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Lantzville mulls ticket bylaw
The District of Lantzville is looking to put a few more tools in the belt of bylaw enforcement.
Council has given third reading to a municipal ticketing system bylaw which will provide designated bylaw officers the authority to issue tickets for a variety of offenses, which range from $50 for parking within five metres of a hydrant to $500 for a vicious dog at large.
Under a recorded vote, the third reading passed during council’s Feb. 18 meeting with four in favour, and three opposed.
Mayor Jack de Jong said he is optimistic the bylaw will pass when it comes up for adoption on Feb. 25.
“I’m amazed – seven years since we were incorporated and we’ve never introduced a ticketing bylaw,” he said.
Bylaw enforcement in Lantzville is carried out by the Regional District of Nanaimo.
Without a ticketing bylaw in place, the municipality has traditionally sent out legal letters to people who repeatedly contravene a bylaw, which can be costly for both parties, de Jong said.
“Think of the animosity that creates. You get the lawyer’s letter, you get all up in arms and you go and see your lawyer.
“Once it gets into the legal phase, two things happen: you’re not happy because it costs you money to get a lawyer, but also the moment it becomes a legal issue, I have to discuss that in camera,” de Jong said. “We’ve been criticized for having too many in camera meetings, but every time it has been to do with some legal issue with bylaw enforcement.”
While there is concern that residents could start seeing excessive ticketing for things like simple parking discrepancies, de Jong said the intent of the ticketing bylaw is to target issues which have been historically a problem, such as backyard burning and animal control.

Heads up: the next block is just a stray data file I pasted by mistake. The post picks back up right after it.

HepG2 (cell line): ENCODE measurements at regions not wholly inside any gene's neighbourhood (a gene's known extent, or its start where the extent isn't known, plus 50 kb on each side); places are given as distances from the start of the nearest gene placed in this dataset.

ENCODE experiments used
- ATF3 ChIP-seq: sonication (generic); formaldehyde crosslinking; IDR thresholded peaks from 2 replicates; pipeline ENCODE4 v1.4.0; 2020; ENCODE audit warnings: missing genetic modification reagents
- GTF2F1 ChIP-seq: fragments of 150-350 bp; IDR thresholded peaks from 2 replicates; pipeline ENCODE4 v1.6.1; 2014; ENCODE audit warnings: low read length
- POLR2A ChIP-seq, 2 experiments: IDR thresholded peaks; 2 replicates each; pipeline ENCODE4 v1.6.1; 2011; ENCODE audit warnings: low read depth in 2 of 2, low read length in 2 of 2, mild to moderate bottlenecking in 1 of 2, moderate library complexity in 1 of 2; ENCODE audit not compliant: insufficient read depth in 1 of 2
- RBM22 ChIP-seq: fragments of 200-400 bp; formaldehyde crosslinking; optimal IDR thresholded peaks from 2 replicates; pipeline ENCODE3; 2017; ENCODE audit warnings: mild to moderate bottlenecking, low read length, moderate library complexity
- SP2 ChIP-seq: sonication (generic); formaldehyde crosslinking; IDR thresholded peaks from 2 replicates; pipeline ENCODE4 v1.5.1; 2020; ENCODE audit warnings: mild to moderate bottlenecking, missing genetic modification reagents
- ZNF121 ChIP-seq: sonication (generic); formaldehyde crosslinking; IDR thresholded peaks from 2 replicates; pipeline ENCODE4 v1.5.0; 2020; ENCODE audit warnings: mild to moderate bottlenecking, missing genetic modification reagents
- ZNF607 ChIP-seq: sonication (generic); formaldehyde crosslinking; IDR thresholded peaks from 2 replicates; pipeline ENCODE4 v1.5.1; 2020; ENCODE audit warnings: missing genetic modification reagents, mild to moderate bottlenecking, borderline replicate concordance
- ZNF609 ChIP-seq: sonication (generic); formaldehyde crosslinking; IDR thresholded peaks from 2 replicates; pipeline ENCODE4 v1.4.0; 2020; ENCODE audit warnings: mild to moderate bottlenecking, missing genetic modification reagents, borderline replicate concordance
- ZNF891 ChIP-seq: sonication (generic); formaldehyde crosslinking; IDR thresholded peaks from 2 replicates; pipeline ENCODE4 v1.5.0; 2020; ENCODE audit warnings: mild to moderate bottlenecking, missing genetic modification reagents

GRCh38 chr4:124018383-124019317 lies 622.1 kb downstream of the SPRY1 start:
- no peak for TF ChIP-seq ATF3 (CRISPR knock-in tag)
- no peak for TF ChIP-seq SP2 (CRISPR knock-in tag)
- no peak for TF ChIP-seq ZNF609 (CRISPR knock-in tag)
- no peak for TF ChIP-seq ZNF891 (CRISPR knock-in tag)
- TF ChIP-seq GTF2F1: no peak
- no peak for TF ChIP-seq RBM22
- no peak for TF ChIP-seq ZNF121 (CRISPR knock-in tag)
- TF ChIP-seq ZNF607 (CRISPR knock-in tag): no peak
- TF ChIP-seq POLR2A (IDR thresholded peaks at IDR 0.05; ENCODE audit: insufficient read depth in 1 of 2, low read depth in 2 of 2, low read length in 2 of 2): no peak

“The bylaw enforcement is not ticketing crazy, they use it as a last resort,” he said. “They’re not likely to give out tickets unless it’s really bothersome.”
Coun. Jennifer Millbank, one of three councillors to vote against a third reading, said she has no problems with implementing a ticketing process as a way for dealing with bylaw infractions, but would prefer to see a bylaw review completed first.
“Most of the bylaws in Lantzville were carpet-bagged from other jurisdictions and then frozen in time,” she said. “In my view, many of them don’t remotely resemble what happens on the ground in Lantzville and I don’t want the ticketing bylaw to turn regular, honest Lantzville citizens into lawbreakers overnight.”
A classic example of that is secondary suites, she said, noting there are a number of residents who rely on secondary suites in their home to help pay the mortgage or house senior members in their family.
“All of this is easily and happily tolerated by the community but under the strict letter of the law it is not permitted,” she said.
To view the full bylaw, please visit www.lantzville.ca and select the council agenda for Feb. 18.